I have had the good fortune to have trained thousands of developers on Application Security. Private organizations, conferences and even some non-profit groups have engaged us (we45) and my team to do this. Needless to say, this has been an extremely rewarding experience. I have had several clients say that their developers are thinking more defensively, and that their security issues have significantly reduced over time. With each training, I have personally learned a lot
However, I hear a lot of opinions about training developers whenever I am at security conferences. Some of these opinions, in my opinion, are very different from the truth that I know. Some of them are even downright offensive to developers, where I have heard fellow security pros refer to developers as "idiots" and a lot worse.
Here are some of my thoughts on my experience so far with developer training
- Developers are far from "idiots". They solve complex challenges in this ever-changing landscape of application development and business requirements. They have to constantly educate themselves, process a ton of specifications and translate all of that into a working application, often under extremely tight deadlines. They have an intense job and many of them ace it with poise that many of my security industry kin can't do. For sure.
- Developers need to be challenged. They love challenges and the feeling of "solving a problem". Security Training, when oriented to challenge developers, works. Adding flavours of a CTF, challenge sessions on intentionally vulnerable apps, always helps.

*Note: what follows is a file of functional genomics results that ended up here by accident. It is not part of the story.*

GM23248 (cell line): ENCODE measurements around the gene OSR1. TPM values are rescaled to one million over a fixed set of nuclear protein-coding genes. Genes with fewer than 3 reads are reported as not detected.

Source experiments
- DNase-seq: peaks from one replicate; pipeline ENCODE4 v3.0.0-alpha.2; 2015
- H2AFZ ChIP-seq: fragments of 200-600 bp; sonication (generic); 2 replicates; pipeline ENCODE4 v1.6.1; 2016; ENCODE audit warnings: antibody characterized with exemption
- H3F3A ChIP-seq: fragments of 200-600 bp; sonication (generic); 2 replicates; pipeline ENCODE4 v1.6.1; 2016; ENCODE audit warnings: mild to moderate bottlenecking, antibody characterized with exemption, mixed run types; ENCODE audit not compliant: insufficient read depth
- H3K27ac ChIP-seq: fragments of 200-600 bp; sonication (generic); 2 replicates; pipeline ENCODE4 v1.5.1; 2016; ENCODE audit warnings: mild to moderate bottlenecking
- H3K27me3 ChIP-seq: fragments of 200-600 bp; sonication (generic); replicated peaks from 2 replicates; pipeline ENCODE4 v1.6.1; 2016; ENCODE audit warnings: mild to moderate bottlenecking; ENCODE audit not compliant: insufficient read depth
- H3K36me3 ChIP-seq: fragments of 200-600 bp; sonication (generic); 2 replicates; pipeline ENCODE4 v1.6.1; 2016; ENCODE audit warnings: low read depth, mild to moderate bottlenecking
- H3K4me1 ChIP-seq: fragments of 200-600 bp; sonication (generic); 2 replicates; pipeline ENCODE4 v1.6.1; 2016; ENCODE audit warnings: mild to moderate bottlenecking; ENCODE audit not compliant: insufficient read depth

- Developer Security Training needs to be a good bridge between Business Security Impact and Application Development. If you get them to understand impact, relevant to their organization (need not be deep) and their work-product, they are usually hooked.
- I like Richard Feynman's approach of "Teach Principles, not Formulas". I have seen several trainings that are just DOs and DONTs, where the trainer runs down libraries for Input Validation, Cryptography, etc that devs should use, without really going into "Why". Worse, sooner than later, those very libraries had breaches or exploits identified against them, which negated not only the recommendation (formula), but also reduced the "training" to a pointless TODO list. Explaining the various approaches to Input Validation, the pros and cons of each and then suggesting libraries, etc that would work, is a much better way of delivering Developer security training. They don't need you to teach them formulas. They have StackOverflow and several other sources for tactical guidance.
- Depending on your organization and its tech stack, your developers may often need more than "Application Security Training". They may need training on specific areas like Secrets Management, DevOps, Container Security, Kubernetes, Serverless etc. Understand the need and deliver the training, rather than forcing mandatory "AppSec Training" down their throats.
- Continuous Security Training in any form is a double-edged sword. I have seen orgs have mandatory monthly security trainings (Computer Based) where the developers need to play a game or check out a video on an AppSec topic. While that in itself is not bad, know that developers will find ways to bypass or skim over these initiatives.
- Cement knowledge with Playbooks. Playbooks could take the form of a simple guide that converts the knowledge from the training into a single page recipe. Have this recipe at their desks, their IDEs, JIRA, etc to be used as ready guides when they need them
Check out Abhay and we45's upcoming public trainings and talks here